Former New York Times public editor Clark Hoyt was the book reviewer. He relayed that Feinman Todd accuses Woodward of a "breathtaking betrayal," and Hoyt agrees that "if true, would be a serious breach of journalistic ethics. In a telephone interview, Woodward denied her account."
Feinman Todd writes that in October 1995, after she finished ghosting Clinton's It Takes a Village, Woodward invited her to his house for coffee and a visit. They went for a walk, and he pried from her a juicy Clinton story.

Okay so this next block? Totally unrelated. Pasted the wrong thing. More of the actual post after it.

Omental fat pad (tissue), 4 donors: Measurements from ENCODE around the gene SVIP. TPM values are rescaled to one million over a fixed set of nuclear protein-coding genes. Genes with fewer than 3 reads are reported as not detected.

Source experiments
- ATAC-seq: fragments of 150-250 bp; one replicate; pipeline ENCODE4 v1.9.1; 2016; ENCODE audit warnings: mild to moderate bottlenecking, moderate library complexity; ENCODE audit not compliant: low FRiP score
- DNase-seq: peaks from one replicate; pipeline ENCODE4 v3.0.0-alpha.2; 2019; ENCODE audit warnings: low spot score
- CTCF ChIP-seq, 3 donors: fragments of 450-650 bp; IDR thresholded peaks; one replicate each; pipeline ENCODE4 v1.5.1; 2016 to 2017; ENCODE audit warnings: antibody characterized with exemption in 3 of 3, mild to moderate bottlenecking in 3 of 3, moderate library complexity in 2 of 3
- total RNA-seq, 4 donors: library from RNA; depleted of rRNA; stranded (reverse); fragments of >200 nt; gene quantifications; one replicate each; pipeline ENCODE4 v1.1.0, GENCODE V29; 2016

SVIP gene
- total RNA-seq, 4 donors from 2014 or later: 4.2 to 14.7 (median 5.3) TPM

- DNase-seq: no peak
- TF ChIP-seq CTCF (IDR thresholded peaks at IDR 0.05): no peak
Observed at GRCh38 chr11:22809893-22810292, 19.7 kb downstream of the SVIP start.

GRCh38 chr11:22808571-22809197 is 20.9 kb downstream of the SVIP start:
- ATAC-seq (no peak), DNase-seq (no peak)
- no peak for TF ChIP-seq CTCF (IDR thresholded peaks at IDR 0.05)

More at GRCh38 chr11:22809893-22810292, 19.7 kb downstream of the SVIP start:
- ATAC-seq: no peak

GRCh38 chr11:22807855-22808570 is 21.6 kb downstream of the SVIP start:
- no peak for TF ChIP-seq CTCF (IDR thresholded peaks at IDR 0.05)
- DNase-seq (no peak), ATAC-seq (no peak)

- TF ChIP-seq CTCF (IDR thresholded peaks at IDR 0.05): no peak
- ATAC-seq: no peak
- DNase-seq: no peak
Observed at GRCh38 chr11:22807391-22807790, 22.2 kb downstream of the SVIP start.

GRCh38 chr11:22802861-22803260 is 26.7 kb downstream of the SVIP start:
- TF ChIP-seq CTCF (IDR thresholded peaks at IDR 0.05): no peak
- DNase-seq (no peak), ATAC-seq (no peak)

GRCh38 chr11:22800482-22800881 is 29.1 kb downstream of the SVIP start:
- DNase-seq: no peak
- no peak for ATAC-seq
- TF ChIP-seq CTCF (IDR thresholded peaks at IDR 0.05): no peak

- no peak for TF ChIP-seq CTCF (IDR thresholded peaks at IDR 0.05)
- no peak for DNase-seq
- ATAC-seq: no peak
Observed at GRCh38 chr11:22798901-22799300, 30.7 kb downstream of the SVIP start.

After "spelling out all kinds of conditions that he couldn't use anything I told him," Feinman Todd writes, she related a bizarre scene she had witnessed earlier that year, when a New Agey spiritual adviser led Clinton through imaginary conversations with Eleanor Roosevelt and Mahatma Gandhi, apparently as a way to help relieve the pressures of White House life.
The adviser's name was Jean Houston, and she quickly found favor with Mrs.Read more at NewsBusters